binding

[ bahyn-ding ]
/ ˈbaɪn dɪŋ /

noun

adjective

that binds; restrictive.
having power to bind or oblige; obligatory: a binding promise.

Origin of binding

Middle English word dating back to 1200–50; see origin at bind, -ing1, -ing2

Related forms

Definition for binding (2 of 2)

Origin of bind

before 1000; Middle English binden (v.), Old English bindan; cognate with Old High German bintan, Old Norse binda, Gothic bindan, Sanskrit bandhati (he) binds

Related forms

bind·a·ble, adjectivemis·bind, verb, mis·bound, mis·bind·ing.re·bind, verb, re·bound, re·bind·ing.

Can be confused

bind bound
Dictionary.com Unabridged Based on the Random House Unabridged Dictionary, © Random House, Inc. 2019

Examples from the Web for binding

British Dictionary definitions for binding (1 of 2)

binding

/ (ˈbaɪndɪŋ) /

noun

anything that binds or fastens
the covering within which the pages of a book are bound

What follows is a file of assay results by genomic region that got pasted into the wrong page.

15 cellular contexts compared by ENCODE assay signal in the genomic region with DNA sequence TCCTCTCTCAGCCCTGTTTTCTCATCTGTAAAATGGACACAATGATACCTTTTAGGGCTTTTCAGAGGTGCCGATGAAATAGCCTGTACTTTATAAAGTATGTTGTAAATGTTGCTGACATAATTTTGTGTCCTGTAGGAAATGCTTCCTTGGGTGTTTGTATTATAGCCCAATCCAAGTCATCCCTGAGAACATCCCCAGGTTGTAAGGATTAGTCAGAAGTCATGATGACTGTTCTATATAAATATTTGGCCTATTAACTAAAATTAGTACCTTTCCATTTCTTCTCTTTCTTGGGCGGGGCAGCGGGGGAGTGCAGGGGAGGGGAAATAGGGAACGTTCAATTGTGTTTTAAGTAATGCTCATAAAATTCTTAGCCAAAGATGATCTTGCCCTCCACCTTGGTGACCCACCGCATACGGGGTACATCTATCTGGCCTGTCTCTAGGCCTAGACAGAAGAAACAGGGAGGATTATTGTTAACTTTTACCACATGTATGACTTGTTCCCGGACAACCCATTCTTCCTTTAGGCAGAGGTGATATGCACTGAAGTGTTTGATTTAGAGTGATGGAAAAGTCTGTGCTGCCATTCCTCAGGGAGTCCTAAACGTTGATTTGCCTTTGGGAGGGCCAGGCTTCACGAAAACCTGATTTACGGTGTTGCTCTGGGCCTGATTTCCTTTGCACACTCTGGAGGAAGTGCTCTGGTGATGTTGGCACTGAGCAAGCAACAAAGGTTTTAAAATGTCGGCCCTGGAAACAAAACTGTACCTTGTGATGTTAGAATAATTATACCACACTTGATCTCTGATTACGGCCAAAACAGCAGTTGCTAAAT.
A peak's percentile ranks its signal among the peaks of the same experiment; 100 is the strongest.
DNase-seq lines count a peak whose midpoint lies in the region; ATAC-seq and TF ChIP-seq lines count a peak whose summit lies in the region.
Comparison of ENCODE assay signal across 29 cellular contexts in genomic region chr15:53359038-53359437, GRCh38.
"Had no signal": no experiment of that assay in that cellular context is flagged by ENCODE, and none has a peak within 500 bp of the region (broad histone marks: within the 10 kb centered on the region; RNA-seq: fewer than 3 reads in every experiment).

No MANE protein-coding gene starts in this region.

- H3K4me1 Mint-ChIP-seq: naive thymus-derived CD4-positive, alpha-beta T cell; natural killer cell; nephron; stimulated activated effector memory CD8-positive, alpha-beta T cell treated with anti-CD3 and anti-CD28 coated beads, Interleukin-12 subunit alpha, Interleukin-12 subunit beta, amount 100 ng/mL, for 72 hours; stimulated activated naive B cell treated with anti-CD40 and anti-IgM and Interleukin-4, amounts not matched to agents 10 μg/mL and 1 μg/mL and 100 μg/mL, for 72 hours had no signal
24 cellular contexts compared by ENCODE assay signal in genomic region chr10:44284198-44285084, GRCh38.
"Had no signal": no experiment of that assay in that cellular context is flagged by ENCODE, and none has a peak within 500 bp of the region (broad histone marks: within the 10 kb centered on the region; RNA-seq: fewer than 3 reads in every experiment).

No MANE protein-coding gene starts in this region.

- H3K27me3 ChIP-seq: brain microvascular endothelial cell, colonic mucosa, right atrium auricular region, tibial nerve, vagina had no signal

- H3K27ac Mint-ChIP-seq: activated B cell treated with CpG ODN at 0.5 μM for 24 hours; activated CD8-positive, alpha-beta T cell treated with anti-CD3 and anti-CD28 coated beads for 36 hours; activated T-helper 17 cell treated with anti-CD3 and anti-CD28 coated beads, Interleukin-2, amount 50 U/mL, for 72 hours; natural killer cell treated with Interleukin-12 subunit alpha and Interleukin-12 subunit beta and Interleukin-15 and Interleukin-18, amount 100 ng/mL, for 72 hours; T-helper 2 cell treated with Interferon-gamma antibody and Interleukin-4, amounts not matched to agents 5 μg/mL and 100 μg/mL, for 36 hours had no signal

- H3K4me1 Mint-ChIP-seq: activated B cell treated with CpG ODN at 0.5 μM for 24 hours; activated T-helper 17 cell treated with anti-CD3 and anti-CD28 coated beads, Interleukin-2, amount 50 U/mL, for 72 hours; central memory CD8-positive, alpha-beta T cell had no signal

the material or tape used for binding hems, etc

adjective

imposing an obligation or dutya binding promise
causing hindrance; restrictive

British Dictionary definitions for binding (2 of 2)

bind

/ (baɪnd) /

verb binds, binding or bound

noun

See also bind over

Word Origin for bind

Old English bindan; related to Old Norse binda, Old High German bintan, Latin offendix band ², Sanskrit badhnāti he binds
Collins English Dictionary - Complete & Unabridged 2012 Digital Edition © William Collins Sons & Co. Ltd. 1979, 1986 © HarperCollins Publishers 1998, 2000, 2003, 2005, 2006, 2007, 2009, 2012

Science definitions for binding

bind

[ bīnd ]

To combine with, form a bond with, or be taken up by a chemical or chemical structure. An enzyme, for example, is structured in such a way as to be able to bind with its substrate.
The American Heritage® Science Dictionary Copyright © 2011. Published by Houghton Mifflin Harcourt Publishing Company. All rights reserved.

Idioms and Phrases with binding

bind


In addition to the idioms beginning with bind

  • bind hand and foot
  • bind over

also see:

  • in a bind

Also see underbound.

The American Heritage® Idioms Dictionary Copyright © 2002, 2001, 1995 by Houghton Mifflin Harcourt Publishing Company. Published by Houghton Mifflin Harcourt Publishing Company.